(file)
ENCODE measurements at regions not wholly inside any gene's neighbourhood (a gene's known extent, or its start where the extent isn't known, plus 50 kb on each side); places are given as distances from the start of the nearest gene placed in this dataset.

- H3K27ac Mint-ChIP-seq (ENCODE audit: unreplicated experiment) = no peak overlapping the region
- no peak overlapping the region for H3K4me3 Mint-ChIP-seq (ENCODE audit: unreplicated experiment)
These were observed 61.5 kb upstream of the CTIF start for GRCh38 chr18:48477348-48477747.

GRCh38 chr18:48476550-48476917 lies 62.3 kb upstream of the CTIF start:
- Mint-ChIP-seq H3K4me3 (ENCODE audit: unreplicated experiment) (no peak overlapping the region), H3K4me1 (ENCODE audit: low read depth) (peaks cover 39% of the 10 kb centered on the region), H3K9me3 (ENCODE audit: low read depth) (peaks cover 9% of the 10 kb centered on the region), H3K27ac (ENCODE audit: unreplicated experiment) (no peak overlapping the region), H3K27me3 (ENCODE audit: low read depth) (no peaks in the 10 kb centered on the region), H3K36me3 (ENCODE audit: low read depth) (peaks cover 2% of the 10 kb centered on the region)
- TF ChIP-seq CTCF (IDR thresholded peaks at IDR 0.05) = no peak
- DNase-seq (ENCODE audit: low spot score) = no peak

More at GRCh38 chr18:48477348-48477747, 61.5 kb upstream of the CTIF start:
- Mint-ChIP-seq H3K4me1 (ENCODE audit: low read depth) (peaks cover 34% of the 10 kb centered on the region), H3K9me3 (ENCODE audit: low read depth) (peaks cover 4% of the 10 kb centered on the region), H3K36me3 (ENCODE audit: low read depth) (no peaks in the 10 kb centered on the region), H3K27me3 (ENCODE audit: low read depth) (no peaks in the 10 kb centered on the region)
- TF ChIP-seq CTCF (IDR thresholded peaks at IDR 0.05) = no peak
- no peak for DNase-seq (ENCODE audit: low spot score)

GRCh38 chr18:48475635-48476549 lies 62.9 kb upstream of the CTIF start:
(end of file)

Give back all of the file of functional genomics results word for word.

ENCODE measurements at regions not wholly inside any gene's neighbourhood (a gene's known extent, or its start where the extent isn't known, plus 50 kb on each side); places are given as distances from the start of the nearest gene placed in this dataset.

- H3K27ac Mint-ChIP-seq (ENCODE audit: unreplicated experiment) = no peak overlapping the region
- no peak overlapping the region for H3K4me3 Mint-ChIP-seq (ENCODE audit: unreplicated experiment)
These were observed 61.5 kb upstream of the CTIF start for GRCh38 chr18:48477348-48477747.

GRCh38 chr18:48476550-48476917 lies 62.3 kb upstream of the CTIF start:
- Mint-ChIP-seq H3K4me3 (ENCODE audit: unreplicated experiment) (no peak overlapping the region), H3K4me1 (ENCODE audit: low read depth) (peaks cover 39% of the 10 kb centered on the region), H3K9me3 (ENCODE audit: low read depth) (peaks cover 9% of the 10 kb centered on the region), H3K27ac (ENCODE audit: unreplicated experiment) (no peak overlapping the region), H3K27me3 (ENCODE audit: low read depth) (no peaks in the 10 kb centered on the region), H3K36me3 (ENCODE audit: low read depth) (peaks cover 2% of the 10 kb centered on the region)
- TF ChIP-seq CTCF (IDR thresholded peaks at IDR 0.05) = no peak
- DNase-seq (ENCODE audit: low spot score) = no peak

More at GRCh38 chr18:48477348-48477747, 61.5 kb upstream of the CTIF start:
- Mint-ChIP-seq H3K4me1 (ENCODE audit: low read depth) (peaks cover 34% of the 10 kb centered on the region), H3K9me3 (ENCODE audit: low read depth) (peaks cover 4% of the 10 kb centered on the region), H3K36me3 (ENCODE audit: low read depth) (no peaks in the 10 kb centered on the region), H3K27me3 (ENCODE audit: low read depth) (no peaks in the 10 kb centered on the region)
- TF ChIP-seq CTCF (IDR thresholded peaks at IDR 0.05) = no peak
- no peak for DNase-seq (ENCODE audit: low spot score)

GRCh38 chr18:48475635-48476549 lies 62.9 kb upstream of the CTIF start: